Serena Williams Scores Another Grand Slam: The Cover Of The Wheaties Box
Tuesday, June 25, 2019 at 09:26PM in Endorsements, Serena Williams, Wheaties, sports marketing, tennis

NYSJ Sports-Entertainment Business News Service

June 25, 2019:
Serena Williams, who appears on the cover of Forbes June 2019 special issue, “The World’s Richest Self-Made Women,” is now a cover star for Wheaties.

The tennis icon is on the cover of a limited-edition Wheaties box, which will be widely available nationally in the next several weeks.

“Serena exemplifies all of the personal attributes that Wheaties looks for when choosing who its next champion will be,” Tiffani Daniels, marketing manager for Wheaties, said via the General Mills brand.

“On the court she has been named the women’s most valuable player seven times, while off the court she uses her voice to inspire and spark change to make the world a better place.”

She follows in the packaging footsteps of some ionic athletes and celebrities who have appeared on the Wheaties box since 1934, when Lou Gehrig of the New York Yankees became the first athlete to be depicted.

In 1935, Babe Didrikson Zaharias became the first female athlete whose image was on a Wheaties box, but in 1984 gymnast Mary Lou Retton became the first woman athlete to actually appear on the cover of the box.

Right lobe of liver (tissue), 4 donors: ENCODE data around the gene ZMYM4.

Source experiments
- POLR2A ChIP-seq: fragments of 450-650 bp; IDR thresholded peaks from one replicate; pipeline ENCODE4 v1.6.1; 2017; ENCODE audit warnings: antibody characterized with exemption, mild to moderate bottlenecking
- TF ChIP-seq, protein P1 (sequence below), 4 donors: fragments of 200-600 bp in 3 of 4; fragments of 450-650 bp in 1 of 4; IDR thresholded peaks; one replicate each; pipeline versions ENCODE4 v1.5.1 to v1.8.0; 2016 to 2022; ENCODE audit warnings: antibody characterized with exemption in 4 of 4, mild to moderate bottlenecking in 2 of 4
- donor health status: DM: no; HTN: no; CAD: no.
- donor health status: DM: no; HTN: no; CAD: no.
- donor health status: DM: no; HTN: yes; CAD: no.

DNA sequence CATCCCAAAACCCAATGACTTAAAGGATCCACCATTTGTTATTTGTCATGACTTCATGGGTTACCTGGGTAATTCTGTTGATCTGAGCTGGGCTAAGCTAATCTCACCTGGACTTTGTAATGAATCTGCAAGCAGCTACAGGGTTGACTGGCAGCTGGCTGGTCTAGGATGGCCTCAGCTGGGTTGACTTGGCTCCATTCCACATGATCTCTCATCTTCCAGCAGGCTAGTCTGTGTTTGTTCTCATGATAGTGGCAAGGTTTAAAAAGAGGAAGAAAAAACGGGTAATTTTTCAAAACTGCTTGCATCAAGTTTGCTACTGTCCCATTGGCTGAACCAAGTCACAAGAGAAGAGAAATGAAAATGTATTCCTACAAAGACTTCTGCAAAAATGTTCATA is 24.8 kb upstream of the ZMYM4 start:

Among other tennis players who have appeared on the “Breakfast of Champions” cover are Chris Evert (1987), Arthur Ashe (1997), Pete Sampras ((2000), Althea Gibson (2001) and Andre Agassi (2004).

According to Williams, currently ranked No. 11 in the world, “I am so excited to be on the cover of the next Wheaties box.

“I have dreamt of this since I was a young woman and it’s an honor to join the ranks of some of America’s most decorated athletes. I hope my image on this iconic orange box will inspire the next generation of girls and athletes to dream big.”

Williams. who has 23 Grand Slams to her name, will be going for a record-tying 24th at Wimbledon (to reach Margaret Court’s all-time mark) in July or the tie or potentially set a new record at the U.S. Open in late August.

She is the only female athlete among Forbes’ 2019 "100 Highest-Paid Athletes" (No. 63, $29.2 million in winnings and endorsements, but not counting income from her private businesses).

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